What if IPO instead focused on approving the 10% of cases which are “current”, i.e., NOT subject to country-specific backlogs?  What if we could just get those 3,000 cases of Eb-5 investors who can go straight from I-526 approval to NVC processing to consular processing without worrying about priority date currency?  3000 EB-5 investor families could swiftly enter the U.S. and bring their respective histories of entrepreneurial success and dynamism to our economy.  Chinese cases – and whatever other nationality is next in the unfortunate reality of visa backlogs – could be swiftly processed for priority dates, each investor safely securing his or her place in line, and the cases carefully monitored by the USCIS to insure that WHEN the time approaches for a particular investor, the petition is adjudicated and passed off to NVC with the objective of getting the investor family to the consulate window just in time for a current processing date.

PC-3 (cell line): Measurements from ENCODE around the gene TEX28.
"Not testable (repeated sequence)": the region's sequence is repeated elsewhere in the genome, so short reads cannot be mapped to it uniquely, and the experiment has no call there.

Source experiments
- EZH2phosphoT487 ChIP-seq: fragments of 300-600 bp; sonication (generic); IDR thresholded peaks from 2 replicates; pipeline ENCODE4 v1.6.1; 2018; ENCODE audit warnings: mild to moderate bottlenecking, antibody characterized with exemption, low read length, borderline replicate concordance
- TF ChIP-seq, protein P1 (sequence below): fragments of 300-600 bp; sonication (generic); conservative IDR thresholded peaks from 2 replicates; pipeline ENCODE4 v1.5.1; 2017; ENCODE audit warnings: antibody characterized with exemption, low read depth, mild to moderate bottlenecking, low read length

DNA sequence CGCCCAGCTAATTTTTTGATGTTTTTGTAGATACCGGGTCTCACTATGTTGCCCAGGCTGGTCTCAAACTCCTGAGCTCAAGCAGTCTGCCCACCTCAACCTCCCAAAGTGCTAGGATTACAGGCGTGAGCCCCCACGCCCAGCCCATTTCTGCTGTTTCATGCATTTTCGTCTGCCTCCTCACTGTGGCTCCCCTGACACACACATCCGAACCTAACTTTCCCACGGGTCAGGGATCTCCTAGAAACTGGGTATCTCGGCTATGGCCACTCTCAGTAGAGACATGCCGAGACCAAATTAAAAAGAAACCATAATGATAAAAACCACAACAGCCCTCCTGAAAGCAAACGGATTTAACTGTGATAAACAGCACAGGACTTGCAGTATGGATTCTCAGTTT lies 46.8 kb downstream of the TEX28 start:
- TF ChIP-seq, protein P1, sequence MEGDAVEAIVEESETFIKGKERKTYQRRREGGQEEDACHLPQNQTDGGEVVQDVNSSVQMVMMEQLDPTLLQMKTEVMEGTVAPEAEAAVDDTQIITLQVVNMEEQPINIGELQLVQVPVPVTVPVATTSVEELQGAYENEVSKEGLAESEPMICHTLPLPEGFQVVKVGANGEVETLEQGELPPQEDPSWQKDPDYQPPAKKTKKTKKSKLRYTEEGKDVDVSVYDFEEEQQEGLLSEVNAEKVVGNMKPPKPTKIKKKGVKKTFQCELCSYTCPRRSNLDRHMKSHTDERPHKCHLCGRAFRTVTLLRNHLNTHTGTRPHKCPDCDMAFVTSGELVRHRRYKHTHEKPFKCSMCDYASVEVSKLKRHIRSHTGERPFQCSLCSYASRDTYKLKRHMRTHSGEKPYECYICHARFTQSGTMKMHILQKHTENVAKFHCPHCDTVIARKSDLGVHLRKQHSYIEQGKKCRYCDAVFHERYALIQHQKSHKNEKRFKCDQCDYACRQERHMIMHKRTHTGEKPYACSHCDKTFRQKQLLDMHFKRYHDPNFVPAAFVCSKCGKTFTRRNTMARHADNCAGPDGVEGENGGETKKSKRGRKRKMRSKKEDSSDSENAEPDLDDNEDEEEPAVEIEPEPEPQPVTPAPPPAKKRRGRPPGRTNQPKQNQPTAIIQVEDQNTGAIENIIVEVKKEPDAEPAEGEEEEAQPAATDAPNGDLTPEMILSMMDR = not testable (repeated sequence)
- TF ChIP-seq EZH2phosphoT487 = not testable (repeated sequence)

This is very doable, it does not require any regulatory changes, and there is no plausible argument against the proposal; as a visa officer in Ciudad Juarez in the late 80s, when the consulate was the number one visa processing post in the world, necessity forced us to undertake a number of similar innovative administrative responses to address the daunting workload we faced.  In following my suggestion, IPO can clear 90% of the current backlog in months with zero negative impact to pending Chinese EB-5 I-526s.  In the process, the office creates a methodology which will bring sanity to IPO adjudications as EB-5 demand continues to climb and more and more nations are subject to backlog.  Most of all, we, as a nation, can finally fulfill our promised responsibility to those EB-5 investors who are NOT from countries facing visa backlogs by giving them their fresh start in American within the timeline they were promised.